Other editions - View all
acknowlege Admiral answer antient appears Arminians attended Author Beggar's Opera blood body cafe called calomel cause Chap chapter Christian common conduct consequence considered contains Damiens declared Demetrius divine Dutch effects endeavours enemy England English expence fame favour fays former France French Gentlemen give Great-Britain hath History honour kind King kingdom knowlege labour land late learned Letter likewise Lord Majesty manner means medicine medullary substance ment mentioned method Minorca nation nature neral never Nightshade nitre nutation observes occasion pamphlet Parliament particular peace performance person Poet precession present Prince Prince of Orange proper prove quantity Reader reason regard remarks Review right ascension salt Scotland seems shew Spain spirit Stadtholder sufficient surprized thing thought tion trade treated treaty of Utrecht Voltaire whole William Baylies Writer
Page 464 - And the daughter of Zion is left as a cottage in a vineyard, as a lodge in a garden of cucumbers, as a besieged city.
Page 479 - Queen any person of distinction that came to wait on her : it was Sunday, when there is usually the greatest attendance of Nobility. In the same Hall were the Archbishop of Canterbury...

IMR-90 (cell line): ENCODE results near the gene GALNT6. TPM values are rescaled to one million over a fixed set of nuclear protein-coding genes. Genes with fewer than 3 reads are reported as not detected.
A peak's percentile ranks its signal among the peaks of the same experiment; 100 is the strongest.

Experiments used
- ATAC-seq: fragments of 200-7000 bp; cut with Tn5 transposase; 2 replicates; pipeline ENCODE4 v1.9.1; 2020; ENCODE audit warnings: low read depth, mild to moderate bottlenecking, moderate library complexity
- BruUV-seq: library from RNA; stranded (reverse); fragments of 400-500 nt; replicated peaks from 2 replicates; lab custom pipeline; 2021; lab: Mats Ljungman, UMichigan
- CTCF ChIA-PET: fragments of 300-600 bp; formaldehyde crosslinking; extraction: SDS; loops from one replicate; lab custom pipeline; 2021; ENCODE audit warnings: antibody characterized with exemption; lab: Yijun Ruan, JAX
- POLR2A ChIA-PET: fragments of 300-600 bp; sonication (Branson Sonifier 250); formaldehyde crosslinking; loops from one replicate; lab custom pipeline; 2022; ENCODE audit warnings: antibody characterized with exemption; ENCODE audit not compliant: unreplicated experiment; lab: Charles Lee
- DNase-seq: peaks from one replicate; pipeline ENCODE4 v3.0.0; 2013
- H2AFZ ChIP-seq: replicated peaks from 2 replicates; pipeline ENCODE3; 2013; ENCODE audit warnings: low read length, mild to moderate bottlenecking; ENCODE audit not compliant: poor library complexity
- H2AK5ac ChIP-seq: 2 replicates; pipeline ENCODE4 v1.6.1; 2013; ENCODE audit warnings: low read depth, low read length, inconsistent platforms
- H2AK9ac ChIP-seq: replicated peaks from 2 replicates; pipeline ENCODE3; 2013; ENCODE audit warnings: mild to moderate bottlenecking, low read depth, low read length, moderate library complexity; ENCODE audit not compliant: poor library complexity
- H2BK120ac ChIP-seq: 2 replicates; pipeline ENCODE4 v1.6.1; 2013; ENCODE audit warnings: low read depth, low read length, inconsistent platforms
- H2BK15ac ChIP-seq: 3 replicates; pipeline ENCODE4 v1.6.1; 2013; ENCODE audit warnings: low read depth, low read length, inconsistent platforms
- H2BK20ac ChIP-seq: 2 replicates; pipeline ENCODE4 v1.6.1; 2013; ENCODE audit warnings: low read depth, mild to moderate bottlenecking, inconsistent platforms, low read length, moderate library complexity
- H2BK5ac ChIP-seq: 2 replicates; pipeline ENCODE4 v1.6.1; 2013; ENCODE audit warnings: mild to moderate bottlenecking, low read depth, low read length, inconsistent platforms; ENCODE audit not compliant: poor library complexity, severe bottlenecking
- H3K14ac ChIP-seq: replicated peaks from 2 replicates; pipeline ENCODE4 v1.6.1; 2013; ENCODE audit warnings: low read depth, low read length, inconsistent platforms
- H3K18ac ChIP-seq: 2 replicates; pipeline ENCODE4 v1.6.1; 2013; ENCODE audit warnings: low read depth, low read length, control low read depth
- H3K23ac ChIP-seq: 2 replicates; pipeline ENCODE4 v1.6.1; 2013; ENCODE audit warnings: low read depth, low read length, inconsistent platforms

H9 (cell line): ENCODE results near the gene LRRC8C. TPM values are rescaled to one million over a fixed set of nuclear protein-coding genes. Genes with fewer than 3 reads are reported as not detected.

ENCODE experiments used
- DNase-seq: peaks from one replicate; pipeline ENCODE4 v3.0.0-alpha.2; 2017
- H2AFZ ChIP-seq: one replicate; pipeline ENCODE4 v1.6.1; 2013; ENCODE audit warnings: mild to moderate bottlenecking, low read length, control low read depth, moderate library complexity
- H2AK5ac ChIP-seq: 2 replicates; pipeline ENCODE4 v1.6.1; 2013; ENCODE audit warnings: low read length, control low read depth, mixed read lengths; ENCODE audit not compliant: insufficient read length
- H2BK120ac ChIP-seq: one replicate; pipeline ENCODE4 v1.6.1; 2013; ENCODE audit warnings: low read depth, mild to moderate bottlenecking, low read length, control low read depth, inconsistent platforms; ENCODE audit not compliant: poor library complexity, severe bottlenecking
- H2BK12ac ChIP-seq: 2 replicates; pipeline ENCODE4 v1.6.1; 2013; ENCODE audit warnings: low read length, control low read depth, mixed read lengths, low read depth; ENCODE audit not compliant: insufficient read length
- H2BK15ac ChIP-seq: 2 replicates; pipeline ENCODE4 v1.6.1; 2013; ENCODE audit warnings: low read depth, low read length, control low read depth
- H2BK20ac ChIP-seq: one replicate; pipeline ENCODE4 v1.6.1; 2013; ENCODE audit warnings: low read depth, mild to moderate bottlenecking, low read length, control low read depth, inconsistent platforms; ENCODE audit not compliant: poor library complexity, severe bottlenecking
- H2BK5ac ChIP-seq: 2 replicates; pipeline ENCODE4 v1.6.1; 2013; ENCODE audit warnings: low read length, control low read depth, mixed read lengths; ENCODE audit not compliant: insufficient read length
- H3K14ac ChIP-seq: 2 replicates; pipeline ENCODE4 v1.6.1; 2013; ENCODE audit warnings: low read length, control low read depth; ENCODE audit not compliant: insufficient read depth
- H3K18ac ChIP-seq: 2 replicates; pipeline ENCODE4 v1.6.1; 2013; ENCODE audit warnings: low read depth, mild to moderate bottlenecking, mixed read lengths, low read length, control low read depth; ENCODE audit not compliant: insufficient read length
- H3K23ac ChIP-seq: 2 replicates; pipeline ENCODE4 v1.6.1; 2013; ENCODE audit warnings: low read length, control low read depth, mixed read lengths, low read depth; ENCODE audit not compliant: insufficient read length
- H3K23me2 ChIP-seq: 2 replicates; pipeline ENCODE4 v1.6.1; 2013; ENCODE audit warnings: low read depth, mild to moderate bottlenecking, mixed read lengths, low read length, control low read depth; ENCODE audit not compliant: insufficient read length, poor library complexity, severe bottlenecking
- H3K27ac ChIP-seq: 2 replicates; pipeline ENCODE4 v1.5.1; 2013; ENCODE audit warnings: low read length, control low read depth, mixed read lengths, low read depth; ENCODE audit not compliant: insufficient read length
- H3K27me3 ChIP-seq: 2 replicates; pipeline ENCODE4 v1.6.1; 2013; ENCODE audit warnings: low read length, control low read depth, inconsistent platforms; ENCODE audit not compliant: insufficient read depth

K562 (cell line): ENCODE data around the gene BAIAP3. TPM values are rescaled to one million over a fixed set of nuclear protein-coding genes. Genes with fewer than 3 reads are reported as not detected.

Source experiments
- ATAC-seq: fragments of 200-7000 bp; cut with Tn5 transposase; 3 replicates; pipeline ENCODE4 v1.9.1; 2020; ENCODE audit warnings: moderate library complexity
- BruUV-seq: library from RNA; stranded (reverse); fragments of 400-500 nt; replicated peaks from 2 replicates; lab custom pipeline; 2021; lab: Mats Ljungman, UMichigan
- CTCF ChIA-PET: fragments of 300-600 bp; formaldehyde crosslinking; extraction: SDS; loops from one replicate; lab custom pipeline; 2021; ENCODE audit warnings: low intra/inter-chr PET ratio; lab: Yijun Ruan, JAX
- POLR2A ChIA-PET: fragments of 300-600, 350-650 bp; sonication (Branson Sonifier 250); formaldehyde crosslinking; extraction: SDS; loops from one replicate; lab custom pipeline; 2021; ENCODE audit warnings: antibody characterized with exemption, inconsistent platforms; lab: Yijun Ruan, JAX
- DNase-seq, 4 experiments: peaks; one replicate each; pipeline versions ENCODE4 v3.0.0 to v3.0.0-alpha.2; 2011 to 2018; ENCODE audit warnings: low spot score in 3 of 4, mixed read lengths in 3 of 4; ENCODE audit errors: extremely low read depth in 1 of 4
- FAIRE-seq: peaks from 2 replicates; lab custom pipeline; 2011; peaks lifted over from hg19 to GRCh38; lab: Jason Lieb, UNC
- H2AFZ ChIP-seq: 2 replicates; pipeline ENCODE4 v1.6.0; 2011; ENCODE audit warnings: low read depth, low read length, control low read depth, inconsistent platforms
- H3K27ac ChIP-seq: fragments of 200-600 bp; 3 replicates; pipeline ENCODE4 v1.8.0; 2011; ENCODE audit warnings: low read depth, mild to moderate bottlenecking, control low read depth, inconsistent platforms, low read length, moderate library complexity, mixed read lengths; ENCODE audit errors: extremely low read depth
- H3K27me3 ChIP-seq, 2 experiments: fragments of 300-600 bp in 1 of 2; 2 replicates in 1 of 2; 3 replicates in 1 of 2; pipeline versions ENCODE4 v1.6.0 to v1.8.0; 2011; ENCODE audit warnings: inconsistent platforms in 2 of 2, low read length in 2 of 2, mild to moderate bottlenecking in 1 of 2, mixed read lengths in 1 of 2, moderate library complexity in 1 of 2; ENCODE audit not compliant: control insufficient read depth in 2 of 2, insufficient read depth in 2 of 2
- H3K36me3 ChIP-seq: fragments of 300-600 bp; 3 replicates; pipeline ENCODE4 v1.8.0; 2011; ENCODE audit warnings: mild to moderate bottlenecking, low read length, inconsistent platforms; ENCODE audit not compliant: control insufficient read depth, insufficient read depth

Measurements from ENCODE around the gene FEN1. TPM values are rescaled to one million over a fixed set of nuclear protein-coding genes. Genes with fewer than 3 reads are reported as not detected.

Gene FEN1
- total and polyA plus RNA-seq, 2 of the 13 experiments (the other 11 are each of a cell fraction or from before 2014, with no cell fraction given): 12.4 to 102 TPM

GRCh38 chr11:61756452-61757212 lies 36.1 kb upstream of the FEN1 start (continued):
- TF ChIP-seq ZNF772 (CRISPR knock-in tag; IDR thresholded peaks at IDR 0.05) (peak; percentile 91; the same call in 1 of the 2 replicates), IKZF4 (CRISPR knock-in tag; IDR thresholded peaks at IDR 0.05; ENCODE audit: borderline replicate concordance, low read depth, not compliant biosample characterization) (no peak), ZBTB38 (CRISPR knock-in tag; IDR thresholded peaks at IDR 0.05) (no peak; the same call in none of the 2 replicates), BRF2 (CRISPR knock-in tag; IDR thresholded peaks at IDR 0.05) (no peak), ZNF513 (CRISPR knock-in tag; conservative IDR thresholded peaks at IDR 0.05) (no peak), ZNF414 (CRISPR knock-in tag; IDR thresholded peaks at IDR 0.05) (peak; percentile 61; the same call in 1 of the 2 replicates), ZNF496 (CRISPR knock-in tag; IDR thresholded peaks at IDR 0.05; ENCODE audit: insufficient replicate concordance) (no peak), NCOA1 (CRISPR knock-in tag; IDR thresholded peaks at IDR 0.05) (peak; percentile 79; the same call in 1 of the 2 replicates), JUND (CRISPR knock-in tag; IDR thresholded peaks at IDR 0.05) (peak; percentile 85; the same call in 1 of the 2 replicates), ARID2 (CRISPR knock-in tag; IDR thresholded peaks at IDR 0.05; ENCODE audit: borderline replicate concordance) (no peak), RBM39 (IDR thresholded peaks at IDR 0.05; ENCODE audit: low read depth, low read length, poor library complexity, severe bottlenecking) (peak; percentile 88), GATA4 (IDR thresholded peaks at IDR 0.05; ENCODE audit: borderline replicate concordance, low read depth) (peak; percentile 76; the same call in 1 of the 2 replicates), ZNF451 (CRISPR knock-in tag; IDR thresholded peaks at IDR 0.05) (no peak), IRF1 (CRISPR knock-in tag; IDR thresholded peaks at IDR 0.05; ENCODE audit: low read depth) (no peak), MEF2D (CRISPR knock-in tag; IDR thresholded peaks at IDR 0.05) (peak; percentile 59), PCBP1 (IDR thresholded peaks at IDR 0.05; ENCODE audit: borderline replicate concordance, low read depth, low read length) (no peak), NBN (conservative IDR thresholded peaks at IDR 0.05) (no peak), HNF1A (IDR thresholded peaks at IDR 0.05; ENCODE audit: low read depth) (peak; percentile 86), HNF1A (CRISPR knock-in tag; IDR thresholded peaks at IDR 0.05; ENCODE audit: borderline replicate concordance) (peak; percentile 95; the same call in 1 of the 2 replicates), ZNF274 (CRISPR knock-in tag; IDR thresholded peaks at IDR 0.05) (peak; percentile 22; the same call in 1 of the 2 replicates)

Page 481 - At the end of all this ceremonial, a number of unmarried ladies appeared, who, with particular solemnity, lifted the meat off the table, and conveyed it into the Queen's inner and more private chamber, where, after she had chosen for herself, the rest goes to the ladies of the Court.
Page 266 - Dear as the ruddy drops that warm my heart, Ye died amidst your dying country's cries — No more I weep : they do not sleep ! On yonder cliffs, a grisly band, I see them sit; they linger yet Avengers of their native land : With me in dreadful harmony they join, And weave with bloody hands the tissue of thy line.
Page 266 - The following Ode is founded on a tradition current in Wales, that Edward the First, when he completed the conquest of that country, ordered all the bards that fell into his hands to be put to death.
Page 266 - Robed in the sable garb of woe, With haggard eyes the Poet stood ; Loose his beard, and hoary hair Stream'd, like a meteor, to the troubled air And, with a Master's hand, and Prophet's fire, Struck the deep sorrows of his lyre.
Page 465 - Why he would have it put off, for that day would quickly have determined it?' He answered, 'There would not have been time enough, for sure it would take some debate.
Page 265 - Where each old poetic mountain Inspiration breathed around ; Every shade and hallow'd fountain Murmur'd deep a solemn sound : Till the sad Nine, in Greece's evil hour, Left their Parnassus for the Latian plains. Alike they scorn the pomp of tyrant Power, And coward Vice, that revels in her chains.
Page 482 - London; beheading with them is less infamous than hanging; they give the wall as the place of honour; hawking is the general sport of the gentry; they are more polite in eating than the French, devouring less bread, but more meat, which they roast in perfection; they put a...